How can we introduce a discussion of this idea with clients? Ideally we would want to do so in a fun and preferably entertaining way that makes the issue a humanity-wide one (“we all find this difficult”) rather than an individualistic (“I’m just bad and undisciplined”) manner.

One way is to discuss the Marshmallow Test in session, then to invite clients to go and view some videos of the test on YouTube. Here’s a reasonable one that gives some of the background theory as well:

Here’s a parody that transposes adult actors for children, suggesting that as adults the principle also applies:

Or just suggest your client do a search on The Marshmallow Test. They'll find it.

Problem: I don’t like marshmallows.

Neither do I. You could fill my office with them and there’d be the same number an hour later. But imagine that we update the test with something else:

  • Chocolate covered almonds.
  • Google News.
  • Beer.
  • Chips.
  • Cigarettes.
  • Inappropriate sex partners.
  • Internet pornography.
  • Online gambling.

You’ll know your client well enough to come up with something they might find difficult to resist.

Then what?

Clients often feel quite judgmental of themselves for having difficulties, and may exhibit a knee-jerk tendency to do so in response to learning of the Marshmallow Test. “Look, I don’t have the self-control that that four-year-old has!”

This, of course, is not our point. None of us has perfect self-control, and accumulated habits have greater degrees of temptation associated with them, often overwhelming our abilities to inhibit impulses. Gaining control will involve developing the habit and “exercising the muscle” of self-control in a particular area where we have difficulty.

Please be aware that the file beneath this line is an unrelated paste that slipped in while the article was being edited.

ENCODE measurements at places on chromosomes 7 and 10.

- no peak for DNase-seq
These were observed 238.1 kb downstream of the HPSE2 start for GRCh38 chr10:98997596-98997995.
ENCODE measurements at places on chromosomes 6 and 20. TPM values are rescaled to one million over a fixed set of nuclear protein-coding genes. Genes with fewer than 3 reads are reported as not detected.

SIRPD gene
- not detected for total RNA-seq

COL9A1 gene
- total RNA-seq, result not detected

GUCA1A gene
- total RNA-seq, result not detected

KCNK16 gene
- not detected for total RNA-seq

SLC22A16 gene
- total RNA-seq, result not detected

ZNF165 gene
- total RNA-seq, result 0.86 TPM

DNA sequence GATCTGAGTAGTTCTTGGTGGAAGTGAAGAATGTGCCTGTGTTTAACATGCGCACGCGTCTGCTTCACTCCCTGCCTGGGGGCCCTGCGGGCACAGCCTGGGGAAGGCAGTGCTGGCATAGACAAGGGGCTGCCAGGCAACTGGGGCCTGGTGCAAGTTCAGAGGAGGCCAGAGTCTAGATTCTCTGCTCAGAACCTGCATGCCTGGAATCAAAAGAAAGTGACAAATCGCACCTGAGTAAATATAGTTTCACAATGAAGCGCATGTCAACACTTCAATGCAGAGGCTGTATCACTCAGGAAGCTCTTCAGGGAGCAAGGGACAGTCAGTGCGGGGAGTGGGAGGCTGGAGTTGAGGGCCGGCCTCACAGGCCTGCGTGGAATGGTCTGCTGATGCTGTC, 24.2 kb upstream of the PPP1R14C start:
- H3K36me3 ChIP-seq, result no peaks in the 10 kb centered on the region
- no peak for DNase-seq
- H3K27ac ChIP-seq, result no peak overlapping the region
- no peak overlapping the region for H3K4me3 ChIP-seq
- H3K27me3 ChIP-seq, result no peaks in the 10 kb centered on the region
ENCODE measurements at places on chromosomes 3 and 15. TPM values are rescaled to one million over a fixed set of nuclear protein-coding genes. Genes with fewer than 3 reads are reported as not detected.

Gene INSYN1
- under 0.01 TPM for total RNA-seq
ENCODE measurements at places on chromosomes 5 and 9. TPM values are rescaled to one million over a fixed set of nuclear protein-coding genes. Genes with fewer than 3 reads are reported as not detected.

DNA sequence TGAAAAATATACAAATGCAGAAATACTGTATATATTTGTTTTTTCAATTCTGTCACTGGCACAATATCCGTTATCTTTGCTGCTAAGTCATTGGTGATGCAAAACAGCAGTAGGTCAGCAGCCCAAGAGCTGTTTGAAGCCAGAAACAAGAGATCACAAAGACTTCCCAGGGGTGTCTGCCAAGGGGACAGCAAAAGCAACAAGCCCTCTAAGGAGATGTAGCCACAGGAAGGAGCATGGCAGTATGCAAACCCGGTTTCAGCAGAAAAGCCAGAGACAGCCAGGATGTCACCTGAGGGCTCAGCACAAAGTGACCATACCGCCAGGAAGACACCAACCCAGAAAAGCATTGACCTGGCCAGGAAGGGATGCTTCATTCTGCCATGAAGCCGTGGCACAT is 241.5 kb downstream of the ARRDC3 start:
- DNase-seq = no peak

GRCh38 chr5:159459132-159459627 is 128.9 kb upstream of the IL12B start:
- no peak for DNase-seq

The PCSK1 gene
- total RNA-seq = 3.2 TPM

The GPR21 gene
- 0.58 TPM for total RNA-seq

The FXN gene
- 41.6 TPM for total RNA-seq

So the next thing to do is to self-disclose. What’s a variation on the Marshmallow Test that you would fail, and what did you do about it?

Once upon a time, one of mine was computer solitaire. I’d have a few moments and think I’d pass them with a game, then an hour later I’d “wake up” having played perhaps a dozen. In this case my solution was stimulus control: I reduced the availability of the game by deleting it from my computer.

That may not sound much like learning to resist eating marshmallows – it’s more like solving the problem by not having any marshmallows around. Good. It’s often useful to reveal our own frailties. (Eventually, by the way, I stopped deleting it from new computers and, despite this, no longer play any computer games. Except on iPad. Damn you, Angry Birds.)

Then invite the client to contemplate whether they have any “marshmallows” in their own life. Frame it as a Marshmallow Test. “So if I gave you a bottle of Jack Daniels and told you that if you brought it back next week with the seal unbroken I’d give you a second bottle, that might be difficult?”